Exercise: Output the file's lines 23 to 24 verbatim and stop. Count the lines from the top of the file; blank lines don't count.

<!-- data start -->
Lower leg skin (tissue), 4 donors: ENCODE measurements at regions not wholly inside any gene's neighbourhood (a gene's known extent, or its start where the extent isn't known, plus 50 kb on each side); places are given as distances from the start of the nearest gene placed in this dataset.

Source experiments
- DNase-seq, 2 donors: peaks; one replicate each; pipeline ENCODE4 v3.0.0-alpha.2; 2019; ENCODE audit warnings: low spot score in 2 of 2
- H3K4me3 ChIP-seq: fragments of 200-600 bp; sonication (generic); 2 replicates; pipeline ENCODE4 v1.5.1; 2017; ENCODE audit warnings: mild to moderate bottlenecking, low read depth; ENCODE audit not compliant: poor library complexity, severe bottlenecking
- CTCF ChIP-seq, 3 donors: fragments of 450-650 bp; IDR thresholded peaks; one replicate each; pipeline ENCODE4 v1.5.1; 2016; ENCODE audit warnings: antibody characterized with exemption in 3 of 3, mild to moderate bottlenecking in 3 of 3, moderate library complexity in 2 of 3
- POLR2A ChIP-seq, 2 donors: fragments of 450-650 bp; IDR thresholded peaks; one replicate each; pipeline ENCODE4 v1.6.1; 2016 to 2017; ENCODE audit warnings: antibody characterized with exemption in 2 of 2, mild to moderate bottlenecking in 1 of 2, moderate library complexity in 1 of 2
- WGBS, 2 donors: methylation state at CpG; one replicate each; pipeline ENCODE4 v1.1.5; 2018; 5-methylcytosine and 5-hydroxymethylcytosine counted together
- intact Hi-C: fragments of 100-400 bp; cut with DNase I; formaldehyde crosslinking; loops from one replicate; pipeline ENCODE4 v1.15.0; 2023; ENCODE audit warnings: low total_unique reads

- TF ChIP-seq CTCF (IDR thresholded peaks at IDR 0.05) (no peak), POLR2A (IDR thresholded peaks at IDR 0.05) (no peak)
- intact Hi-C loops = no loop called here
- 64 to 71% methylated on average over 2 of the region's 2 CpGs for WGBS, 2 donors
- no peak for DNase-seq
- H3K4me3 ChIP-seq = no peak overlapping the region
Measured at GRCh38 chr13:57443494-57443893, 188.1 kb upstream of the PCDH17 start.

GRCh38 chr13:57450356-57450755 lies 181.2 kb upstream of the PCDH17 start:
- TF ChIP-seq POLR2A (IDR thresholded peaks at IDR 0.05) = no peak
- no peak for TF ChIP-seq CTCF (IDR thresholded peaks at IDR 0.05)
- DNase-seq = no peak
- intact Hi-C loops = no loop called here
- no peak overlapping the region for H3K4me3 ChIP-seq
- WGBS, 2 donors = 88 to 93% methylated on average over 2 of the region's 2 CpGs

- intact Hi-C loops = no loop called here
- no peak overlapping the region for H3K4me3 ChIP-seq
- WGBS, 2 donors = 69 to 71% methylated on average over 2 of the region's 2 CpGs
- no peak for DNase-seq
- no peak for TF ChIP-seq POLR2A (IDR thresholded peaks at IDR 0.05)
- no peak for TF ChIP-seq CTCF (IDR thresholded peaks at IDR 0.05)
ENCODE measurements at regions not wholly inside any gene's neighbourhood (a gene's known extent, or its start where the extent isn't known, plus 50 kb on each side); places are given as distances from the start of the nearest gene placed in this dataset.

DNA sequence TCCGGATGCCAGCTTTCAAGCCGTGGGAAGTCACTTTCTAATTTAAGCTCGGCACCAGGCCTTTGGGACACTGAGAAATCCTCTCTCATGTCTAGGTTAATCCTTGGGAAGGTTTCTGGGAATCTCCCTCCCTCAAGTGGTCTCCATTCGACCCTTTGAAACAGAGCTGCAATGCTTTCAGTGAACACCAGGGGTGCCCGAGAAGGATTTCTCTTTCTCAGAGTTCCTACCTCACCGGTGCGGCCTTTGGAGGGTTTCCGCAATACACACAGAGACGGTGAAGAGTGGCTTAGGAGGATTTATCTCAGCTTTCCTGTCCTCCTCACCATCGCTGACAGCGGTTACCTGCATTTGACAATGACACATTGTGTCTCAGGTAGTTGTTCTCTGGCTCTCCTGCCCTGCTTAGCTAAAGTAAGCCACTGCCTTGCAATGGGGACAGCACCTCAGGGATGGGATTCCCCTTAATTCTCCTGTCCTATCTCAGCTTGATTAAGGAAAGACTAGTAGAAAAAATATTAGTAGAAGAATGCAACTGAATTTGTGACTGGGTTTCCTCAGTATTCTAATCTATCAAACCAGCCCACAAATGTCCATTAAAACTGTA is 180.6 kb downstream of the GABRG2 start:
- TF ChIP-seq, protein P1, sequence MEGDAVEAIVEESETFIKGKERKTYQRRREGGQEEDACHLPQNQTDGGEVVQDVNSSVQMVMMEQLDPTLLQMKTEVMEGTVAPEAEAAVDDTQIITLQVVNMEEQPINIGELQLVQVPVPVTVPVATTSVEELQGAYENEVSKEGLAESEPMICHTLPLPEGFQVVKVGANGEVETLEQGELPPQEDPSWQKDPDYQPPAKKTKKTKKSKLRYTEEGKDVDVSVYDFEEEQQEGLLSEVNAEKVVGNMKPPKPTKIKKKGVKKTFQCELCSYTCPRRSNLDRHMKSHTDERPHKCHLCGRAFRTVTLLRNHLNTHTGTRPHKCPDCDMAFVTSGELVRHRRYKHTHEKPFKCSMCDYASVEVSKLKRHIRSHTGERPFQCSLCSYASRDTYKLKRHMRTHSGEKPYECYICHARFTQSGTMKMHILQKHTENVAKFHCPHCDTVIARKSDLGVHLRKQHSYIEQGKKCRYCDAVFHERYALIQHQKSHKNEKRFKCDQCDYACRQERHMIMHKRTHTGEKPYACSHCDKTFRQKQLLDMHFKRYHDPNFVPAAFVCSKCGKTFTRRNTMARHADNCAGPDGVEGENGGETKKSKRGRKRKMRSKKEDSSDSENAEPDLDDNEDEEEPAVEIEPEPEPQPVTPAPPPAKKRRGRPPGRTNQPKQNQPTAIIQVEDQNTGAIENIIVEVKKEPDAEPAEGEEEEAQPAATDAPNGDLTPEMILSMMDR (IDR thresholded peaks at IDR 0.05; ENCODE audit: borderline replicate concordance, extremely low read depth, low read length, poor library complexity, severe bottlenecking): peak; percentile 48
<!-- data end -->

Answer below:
- no peak overlapping the region for H3K4me3 ChIP-seq
- WGBS, 2 donors = 69 to 71% methylated on average over 2 of the region's 2 CpGs